For after all, the Congress party is seeking to gain political capital out of their so-called steadfast commitment to protect the country's security. Afzal Guru's hanging was the immediate backdrop that buttresses such a Congress campaign. In Tripura however, the Congress party is in alliance with the INPT, whose chief was the commander of the Tripura National Volunteers (TNV) who engineered a series of clashes that sought to divide Tripura ethnically claiming hundreds of innocent lives in the past. Today he is contesting these elections. It is common knowledge in Tripura that the INPT is the political front of the extremist NFLT, which has been conducting violent campaigns in the past in Tripura fracturing the unity of the tribal and non-tribal population. The Congress-INPT alliance is a contradiction that the Congress party can never explain, leave alone convince the people of Tripura. It is therefore little wonder that the Congress president chose not to campaign for its party candidates in the state.


Rahul Gandhi on his part assiduously avoided all references to such questions that are upper most in the minds of the Tripura voters. Instead, he repeated his beaten track campaign USP – the central government has been generously doling out funds for development to the state but the state government is misusing them for its partisan interests. It has probably not registered on him that the government of India and the department of North-East development has noted that amongst all NE states, it is only in Tripura that the monies allocated for development works are actually spent on developmental activities. Even the prime minister has often echoed this. In any case, the funds distributed by the central government are not the personal property of anybody, least of the Congress party. The leadership of the Congress party is of course, its property and that of the family. Under the constitution of India and the five yearly recommendations of the finance commission, central funds are devolved to all states. This is a mandate no central government can by-pass or ignore. It can however, manoeuvre the release of such funds in order to settle political scores with such state governments which it considers as politically antagonistic. West Bengal and Tripura have often been victims of such politicking and manoeuvring of the Congress government at the centre, in the past.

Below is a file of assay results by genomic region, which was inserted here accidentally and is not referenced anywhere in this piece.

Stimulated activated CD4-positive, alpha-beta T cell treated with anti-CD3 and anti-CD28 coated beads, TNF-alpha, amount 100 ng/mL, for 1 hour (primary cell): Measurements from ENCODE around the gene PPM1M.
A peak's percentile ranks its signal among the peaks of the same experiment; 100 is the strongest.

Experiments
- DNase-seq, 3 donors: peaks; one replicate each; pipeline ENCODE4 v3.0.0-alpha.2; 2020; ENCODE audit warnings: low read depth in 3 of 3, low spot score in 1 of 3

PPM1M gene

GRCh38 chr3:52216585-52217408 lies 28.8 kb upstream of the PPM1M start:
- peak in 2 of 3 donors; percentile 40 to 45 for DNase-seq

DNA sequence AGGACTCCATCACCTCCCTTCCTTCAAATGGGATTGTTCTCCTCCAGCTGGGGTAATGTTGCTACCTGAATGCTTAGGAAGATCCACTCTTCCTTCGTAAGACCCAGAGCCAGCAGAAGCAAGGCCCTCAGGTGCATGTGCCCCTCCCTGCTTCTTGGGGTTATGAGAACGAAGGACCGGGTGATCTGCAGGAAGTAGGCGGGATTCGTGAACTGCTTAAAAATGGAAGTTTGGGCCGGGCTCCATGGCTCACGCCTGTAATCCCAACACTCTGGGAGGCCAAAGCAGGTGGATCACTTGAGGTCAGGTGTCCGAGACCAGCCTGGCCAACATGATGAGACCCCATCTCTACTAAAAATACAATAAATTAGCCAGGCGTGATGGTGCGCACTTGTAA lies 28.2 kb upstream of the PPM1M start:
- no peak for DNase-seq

The Congress vice president has a track record of miserable electoral performances, whenever he has used this argument in state elections – Bihar, Uttar Pradesh, Gujarat. The electoral outcome in Tripura would be no different.


Such a campaign comes in the backdrop of incredulous promises made by the Congress party to the people of Tripura. If elected, they promised to give a kilo of rice at one rupee. This is a party that is refusing to give the Indian people universal food security by providing 35 kg of rice per family, both APL and BPL, at not more than rupees 2 per kg. Yet in Tripura it promises to give at half this price. It has promised to generate new jobs for the youth. This comes from a party whose economic policies have brought the country to its worst economic performance in a decade, with the GDP growth now officially estimated to be just 5 per cent. It is clear that employment opportunities have shrunk considerably all over the country. Despite its miserable performance on the economic front, Congress party promises the moon to the people of Tripura.


Tripura today has emerged as the fourth state in the whole country in terms of literacy rates. Tripura probably has the largest number of educated and trained youth population among all the North-Eastern states. This youth is looking for opportunities to be created for their gainful employment. It is precisely this objective that the Left Front manifesto addresses through the development of medium and small scale enterprises in the state. This has caught both the imagination of the youth and gives them hope of a better future.


It would therefore not be surprising at all to see the victory of the Left Front in these assembly elections and the formation of the seventh Left Front government in Tripura.